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the senseless clamour of two or three of the worst in his parish; and she represented to him the good which had been done by inducing a much more frequent and regular attendance at church, and reforming the general habits of the people ; and the evil which would result from discontinuing such meetings, especially by the prejudices which it would excite against the curate, in those persons who were sensible that they derived benefit from the religious opportunities, which would thus be taken away through his interference. After stating these things clearly and judiciously, she concluded thus, in reference to her own duty as a wife: “ If you do, after all, think fit to dissolve this assembly, do not tell me that you desire me to do it, for that will not satisfy my conscience; but send me your positive command, in such full and express terms as may absolve me from guilt and punishment for neglecting this opportunity of doing good, when you and I shall appear before the great and awful tribunal of our Lord Jesus Christ."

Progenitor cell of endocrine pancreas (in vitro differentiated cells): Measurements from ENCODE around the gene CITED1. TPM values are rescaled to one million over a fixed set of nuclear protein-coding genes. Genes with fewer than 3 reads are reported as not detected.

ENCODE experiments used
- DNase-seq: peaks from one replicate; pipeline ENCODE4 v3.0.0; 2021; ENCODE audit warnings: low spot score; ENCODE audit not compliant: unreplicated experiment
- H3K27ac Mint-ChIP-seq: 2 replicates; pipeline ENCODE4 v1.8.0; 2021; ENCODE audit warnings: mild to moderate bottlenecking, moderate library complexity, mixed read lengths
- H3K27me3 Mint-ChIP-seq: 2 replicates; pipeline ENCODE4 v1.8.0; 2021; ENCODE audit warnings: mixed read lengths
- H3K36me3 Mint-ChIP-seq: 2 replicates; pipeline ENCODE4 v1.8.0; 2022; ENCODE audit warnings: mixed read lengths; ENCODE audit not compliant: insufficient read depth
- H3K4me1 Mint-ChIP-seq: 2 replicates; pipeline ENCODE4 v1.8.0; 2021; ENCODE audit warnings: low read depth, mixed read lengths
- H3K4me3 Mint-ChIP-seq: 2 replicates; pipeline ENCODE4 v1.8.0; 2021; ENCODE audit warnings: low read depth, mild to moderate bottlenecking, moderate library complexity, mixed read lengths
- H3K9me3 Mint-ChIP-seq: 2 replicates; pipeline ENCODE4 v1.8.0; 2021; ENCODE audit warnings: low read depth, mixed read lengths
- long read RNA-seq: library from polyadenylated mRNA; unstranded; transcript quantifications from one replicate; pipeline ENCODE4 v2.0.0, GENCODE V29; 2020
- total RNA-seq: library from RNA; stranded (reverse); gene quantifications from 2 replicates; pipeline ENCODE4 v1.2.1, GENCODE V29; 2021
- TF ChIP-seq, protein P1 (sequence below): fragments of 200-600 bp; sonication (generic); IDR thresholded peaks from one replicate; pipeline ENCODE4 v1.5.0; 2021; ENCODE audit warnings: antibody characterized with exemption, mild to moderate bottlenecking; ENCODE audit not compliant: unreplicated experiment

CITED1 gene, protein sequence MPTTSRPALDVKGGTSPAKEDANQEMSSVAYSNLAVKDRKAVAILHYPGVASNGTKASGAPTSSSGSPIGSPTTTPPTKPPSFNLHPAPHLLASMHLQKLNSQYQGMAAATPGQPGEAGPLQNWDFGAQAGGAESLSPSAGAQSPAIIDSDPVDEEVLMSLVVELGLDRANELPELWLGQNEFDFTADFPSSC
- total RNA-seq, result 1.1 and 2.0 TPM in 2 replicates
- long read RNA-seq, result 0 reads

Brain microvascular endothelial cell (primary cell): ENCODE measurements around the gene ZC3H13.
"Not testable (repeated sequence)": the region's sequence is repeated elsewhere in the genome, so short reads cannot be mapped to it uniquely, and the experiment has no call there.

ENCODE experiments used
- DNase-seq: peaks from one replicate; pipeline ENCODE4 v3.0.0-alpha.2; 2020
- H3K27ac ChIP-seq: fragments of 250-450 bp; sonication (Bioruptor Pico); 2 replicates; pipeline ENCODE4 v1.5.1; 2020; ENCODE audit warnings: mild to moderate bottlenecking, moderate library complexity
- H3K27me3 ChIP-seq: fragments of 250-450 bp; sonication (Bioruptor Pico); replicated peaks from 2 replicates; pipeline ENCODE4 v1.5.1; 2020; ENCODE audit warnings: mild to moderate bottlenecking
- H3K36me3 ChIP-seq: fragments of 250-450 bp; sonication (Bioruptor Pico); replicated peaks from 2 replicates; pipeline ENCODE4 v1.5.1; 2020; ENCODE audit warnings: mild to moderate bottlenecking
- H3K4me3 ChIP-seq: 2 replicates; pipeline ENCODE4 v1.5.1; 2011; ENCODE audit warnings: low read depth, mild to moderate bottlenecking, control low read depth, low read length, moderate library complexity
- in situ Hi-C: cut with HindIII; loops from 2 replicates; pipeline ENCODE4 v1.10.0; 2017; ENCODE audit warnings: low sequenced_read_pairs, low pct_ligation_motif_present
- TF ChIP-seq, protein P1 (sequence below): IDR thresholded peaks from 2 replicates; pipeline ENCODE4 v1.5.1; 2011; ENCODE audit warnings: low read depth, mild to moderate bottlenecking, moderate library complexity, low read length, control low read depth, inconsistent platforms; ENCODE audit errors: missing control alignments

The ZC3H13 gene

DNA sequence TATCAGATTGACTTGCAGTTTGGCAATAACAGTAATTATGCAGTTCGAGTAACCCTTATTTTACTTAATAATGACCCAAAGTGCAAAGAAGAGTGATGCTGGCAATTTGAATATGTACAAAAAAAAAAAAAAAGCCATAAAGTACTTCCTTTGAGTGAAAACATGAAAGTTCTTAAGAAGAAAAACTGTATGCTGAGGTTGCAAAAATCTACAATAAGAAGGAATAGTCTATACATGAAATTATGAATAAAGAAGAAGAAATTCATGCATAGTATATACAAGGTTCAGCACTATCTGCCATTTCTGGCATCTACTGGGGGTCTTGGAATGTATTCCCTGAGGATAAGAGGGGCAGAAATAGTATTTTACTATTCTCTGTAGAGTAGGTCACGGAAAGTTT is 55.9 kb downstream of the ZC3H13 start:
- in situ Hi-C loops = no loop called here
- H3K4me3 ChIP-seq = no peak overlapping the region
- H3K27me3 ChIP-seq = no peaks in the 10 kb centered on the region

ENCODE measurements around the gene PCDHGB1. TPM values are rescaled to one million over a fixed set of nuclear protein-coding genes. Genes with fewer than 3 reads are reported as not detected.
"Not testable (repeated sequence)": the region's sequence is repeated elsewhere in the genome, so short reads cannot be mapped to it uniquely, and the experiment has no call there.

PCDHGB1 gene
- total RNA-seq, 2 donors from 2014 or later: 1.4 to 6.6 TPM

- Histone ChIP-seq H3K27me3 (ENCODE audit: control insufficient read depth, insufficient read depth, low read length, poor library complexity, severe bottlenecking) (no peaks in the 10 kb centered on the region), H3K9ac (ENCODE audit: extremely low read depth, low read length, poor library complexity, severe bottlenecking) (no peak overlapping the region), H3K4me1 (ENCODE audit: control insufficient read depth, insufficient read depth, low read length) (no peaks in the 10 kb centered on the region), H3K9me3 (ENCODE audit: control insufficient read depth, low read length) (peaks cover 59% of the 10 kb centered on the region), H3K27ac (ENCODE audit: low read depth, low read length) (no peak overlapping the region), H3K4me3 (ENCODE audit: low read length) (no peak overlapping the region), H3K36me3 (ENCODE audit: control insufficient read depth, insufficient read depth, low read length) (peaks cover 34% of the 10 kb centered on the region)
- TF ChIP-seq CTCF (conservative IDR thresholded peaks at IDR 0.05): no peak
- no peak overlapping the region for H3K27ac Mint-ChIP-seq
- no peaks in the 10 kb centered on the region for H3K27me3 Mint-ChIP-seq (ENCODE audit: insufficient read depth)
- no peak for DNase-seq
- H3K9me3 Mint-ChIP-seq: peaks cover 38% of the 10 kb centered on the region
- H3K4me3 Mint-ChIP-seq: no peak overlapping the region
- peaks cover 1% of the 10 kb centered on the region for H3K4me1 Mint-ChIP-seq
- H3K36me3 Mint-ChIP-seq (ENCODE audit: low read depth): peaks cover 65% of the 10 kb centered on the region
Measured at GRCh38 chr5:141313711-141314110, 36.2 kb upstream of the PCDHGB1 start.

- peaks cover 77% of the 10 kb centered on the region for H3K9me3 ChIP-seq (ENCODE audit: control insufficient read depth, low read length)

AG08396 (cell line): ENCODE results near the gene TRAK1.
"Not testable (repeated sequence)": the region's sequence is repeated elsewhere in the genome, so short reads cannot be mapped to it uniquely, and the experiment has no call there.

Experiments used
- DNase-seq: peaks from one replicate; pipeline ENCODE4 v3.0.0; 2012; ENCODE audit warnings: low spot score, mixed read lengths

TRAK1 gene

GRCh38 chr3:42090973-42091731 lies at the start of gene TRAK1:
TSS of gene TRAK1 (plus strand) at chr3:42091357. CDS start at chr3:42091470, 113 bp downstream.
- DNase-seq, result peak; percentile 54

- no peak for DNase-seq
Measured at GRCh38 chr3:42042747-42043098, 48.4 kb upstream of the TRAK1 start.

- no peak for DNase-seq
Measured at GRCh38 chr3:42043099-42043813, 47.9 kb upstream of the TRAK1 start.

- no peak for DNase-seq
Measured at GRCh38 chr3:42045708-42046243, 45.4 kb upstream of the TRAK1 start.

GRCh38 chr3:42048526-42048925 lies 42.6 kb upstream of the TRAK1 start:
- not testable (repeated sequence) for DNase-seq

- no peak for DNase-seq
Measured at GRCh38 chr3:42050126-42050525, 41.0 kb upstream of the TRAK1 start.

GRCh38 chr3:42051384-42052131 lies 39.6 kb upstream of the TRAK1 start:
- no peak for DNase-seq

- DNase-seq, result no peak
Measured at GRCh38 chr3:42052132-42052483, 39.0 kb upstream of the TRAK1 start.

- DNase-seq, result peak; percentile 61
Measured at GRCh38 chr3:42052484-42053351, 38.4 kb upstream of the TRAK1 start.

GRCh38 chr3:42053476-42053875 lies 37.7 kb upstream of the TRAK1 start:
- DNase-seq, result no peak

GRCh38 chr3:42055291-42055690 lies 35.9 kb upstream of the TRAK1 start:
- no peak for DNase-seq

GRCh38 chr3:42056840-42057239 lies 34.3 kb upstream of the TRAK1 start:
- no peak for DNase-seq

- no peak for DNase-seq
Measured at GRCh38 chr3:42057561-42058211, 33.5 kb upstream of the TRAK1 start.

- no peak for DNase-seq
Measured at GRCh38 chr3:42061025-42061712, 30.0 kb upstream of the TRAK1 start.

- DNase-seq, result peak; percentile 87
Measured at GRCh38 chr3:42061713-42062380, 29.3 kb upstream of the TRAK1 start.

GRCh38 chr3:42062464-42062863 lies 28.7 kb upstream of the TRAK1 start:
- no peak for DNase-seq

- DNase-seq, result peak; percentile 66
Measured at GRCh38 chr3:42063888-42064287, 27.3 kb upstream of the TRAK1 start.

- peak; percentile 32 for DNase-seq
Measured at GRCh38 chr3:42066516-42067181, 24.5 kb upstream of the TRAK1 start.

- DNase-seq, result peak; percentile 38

Mr. Wesley made no further objections; and thoroughly respecting, as he did, the principles and the understanding of his wife, he was perhaps ashamed that the representations of meaner minds should have prejudiced him against her conduct. John and Charles were at this time under their mother's care: she devoted such a proportion of time as she could afford to discourse with each child by itself on one night of the week, upon the duties and the hopes of Christianity: and it may well be believed that these circumstances of their childhood had no inconsiderable influence upon their proceedings when they became the founders and directors of a new community of Christians. John's providential deliverance from the fire had profoundly impressed his mother, as it did himself, throughout the whole of his after life. Among the private meditations which were found among her papers, was one written out long after that event, in which she expressed in prayer her intention to be more particularly careful of the The pecu

soul of this child, which God had so mercifully provided for, that she might instil into him the principles of true religion and virtue;—“Lord,” she said, “ give me grace to do it sincerely and prudently, and bless my attempts with good success." liar care which was thus taken of his religious education, the habitual and fervent piety of both his parents, and his own surprising preservation, at an age when he was perfectly capable of remembering all the circumstances, combined to foster in the child that disposition, which afterwards developed itself with such force, and produced such important effects.